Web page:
A few weeks after our engagement, I was scheduled to go to Puerto Rico with my dad and step-mom. For some reason they thought it would be a nice idea to let me come along with them on their winter get-away. Since I was a grown-up girl, they figured I would be low-maintenance. They could do some sight-seeing and leave me to sunbathe by the pool.
It was extremely generous of my parents to share their vacation with me, and I was excited about going. That is, until a sparkly diamond ring was securely on my finger. The thought of leaving my brand new fiancé was more than I could bear. I wanted to be with him every second of every minute of every day. But, alas, the plane ticket was purchased so I had to leave the snowy, subzero midwest for the beautiful beaches of an island in the Caribbean.
I cried the whole time.
Well, not the whole time, but enough of the time that I put a real damper on the vacation. I wrote love letters and sad poems while sitting by the pool. I longed to talk to PB, but phone calls were out of the question. Every beautiful sunset made me cry because he wasn’t with me.
The day we were to fly home, there was a huge blizzard that shut down O’Hare. I was beside myself. We got as far as Miami but couldn’t get a flight back to Chicago. I begged my dad to get me home to my true love. I’m sure he was just as anxious to bring the vacation to an end as I was. He managed to find a flight to Kansas City where we waited on standby for another flight to Milwaukee. Finally, we three bedraggled travelers boarded a train and headed west. I called PB and explained the situation. Between “I love you” and “I miss you” I told him where the train was coming in (30 miles away) and when (midnight). A little blizzard wasn’t going to stop him from getting to me.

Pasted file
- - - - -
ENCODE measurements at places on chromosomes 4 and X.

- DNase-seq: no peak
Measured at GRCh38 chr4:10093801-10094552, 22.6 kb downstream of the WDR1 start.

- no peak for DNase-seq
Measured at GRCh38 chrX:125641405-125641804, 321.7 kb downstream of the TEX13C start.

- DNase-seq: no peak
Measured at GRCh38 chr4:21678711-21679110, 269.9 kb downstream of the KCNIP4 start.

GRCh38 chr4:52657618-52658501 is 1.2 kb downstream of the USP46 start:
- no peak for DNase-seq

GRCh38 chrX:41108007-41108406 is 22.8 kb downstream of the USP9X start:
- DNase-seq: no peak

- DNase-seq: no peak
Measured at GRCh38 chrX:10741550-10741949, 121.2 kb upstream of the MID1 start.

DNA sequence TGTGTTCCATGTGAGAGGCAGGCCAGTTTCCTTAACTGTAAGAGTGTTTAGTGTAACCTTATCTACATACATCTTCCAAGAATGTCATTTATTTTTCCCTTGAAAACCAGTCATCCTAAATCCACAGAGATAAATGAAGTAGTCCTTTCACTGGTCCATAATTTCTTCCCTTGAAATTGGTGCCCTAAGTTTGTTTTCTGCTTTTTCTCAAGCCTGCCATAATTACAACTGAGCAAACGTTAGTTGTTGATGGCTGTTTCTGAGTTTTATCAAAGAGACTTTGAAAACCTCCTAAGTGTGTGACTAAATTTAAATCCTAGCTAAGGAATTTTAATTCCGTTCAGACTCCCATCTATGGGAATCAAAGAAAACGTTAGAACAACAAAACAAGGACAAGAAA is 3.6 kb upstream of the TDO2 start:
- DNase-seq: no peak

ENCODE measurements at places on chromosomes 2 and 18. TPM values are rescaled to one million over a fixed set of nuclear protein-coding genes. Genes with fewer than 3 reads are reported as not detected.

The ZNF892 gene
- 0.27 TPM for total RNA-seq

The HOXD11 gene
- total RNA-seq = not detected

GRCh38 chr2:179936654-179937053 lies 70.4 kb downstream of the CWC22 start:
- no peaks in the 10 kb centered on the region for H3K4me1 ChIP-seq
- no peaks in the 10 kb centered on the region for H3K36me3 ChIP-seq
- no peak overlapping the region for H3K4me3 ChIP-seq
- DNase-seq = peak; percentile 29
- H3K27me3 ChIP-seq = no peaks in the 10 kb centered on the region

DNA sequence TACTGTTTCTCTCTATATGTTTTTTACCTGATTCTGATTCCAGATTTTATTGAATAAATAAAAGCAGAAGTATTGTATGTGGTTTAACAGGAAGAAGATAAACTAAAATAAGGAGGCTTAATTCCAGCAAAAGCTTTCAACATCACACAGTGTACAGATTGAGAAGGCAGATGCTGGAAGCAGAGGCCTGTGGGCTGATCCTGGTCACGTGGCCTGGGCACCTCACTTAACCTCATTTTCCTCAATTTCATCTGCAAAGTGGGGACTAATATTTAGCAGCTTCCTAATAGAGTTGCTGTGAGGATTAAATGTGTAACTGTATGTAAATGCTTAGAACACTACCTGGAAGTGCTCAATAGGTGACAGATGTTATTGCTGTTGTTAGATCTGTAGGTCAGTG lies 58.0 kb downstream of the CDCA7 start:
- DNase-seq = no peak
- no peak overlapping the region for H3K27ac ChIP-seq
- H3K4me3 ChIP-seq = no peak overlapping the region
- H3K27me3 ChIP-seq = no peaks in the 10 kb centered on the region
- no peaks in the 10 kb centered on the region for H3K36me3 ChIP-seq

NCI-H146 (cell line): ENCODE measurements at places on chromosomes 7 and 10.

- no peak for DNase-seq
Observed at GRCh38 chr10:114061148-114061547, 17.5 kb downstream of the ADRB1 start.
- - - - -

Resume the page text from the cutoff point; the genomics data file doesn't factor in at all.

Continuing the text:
In the middle of the night, the Amtrak pulled in to a quiet station. Because we hadn’t planned on this route home, we didn’t have any winter coats with us.
The train stopped and the three of us stepped off with all our luggage.
Into a snow bank.
On the wrong side of the train.
We stood there, in our t-shirts and shorts, shivering as the length of the train zoomed by.
When the caboose finally passed, I looked up on the platform. I could faintly see an outline of a handsome figure through the falling snow. My rescuer. I was so happy to finally see him after suffering through that long week in Puerto Rico.
So was my dad.